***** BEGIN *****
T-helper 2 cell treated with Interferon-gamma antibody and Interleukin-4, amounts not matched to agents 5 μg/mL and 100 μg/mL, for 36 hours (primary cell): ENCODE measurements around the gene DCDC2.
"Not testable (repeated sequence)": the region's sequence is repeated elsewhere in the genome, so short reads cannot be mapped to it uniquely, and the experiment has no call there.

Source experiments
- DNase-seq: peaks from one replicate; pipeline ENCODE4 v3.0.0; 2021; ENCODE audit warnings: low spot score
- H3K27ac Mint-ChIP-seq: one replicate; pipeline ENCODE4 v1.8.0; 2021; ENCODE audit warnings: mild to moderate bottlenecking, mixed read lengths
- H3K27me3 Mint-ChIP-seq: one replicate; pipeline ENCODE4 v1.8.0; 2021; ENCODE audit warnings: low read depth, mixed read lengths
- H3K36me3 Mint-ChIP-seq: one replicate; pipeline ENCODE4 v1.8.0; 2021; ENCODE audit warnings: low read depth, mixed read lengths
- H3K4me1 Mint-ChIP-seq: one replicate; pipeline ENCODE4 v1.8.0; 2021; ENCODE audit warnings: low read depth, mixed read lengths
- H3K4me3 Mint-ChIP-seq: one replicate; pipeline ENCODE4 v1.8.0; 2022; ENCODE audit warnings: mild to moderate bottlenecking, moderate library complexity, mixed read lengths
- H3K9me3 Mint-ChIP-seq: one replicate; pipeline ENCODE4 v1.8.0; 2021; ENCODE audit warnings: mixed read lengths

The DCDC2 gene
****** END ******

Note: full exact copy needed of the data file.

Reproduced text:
T-helper 2 cell treated with Interferon-gamma antibody and Interleukin-4, amounts not matched to agents 5 μg/mL and 100 μg/mL, for 36 hours (primary cell): ENCODE measurements around the gene DCDC2.
"Not testable (repeated sequence)": the region's sequence is repeated elsewhere in the genome, so short reads cannot be mapped to it uniquely, and the experiment has no call there.

Source experiments
- DNase-seq: peaks from one replicate; pipeline ENCODE4 v3.0.0; 2021; ENCODE audit warnings: low spot score
- H3K27ac Mint-ChIP-seq: one replicate; pipeline ENCODE4 v1.8.0; 2021; ENCODE audit warnings: mild to moderate bottlenecking, mixed read lengths
- H3K27me3 Mint-ChIP-seq: one replicate; pipeline ENCODE4 v1.8.0; 2021; ENCODE audit warnings: low read depth, mixed read lengths
- H3K36me3 Mint-ChIP-seq: one replicate; pipeline ENCODE4 v1.8.0; 2021; ENCODE audit warnings: low read depth, mixed read lengths
- H3K4me1 Mint-ChIP-seq: one replicate; pipeline ENCODE4 v1.8.0; 2021; ENCODE audit warnings: low read depth, mixed read lengths
- H3K4me3 Mint-ChIP-seq: one replicate; pipeline ENCODE4 v1.8.0; 2022; ENCODE audit warnings: mild to moderate bottlenecking, moderate library complexity, mixed read lengths
- H3K9me3 Mint-ChIP-seq: one replicate; pipeline ENCODE4 v1.8.0; 2021; ENCODE audit warnings: mixed read lengths

The DCDC2 gene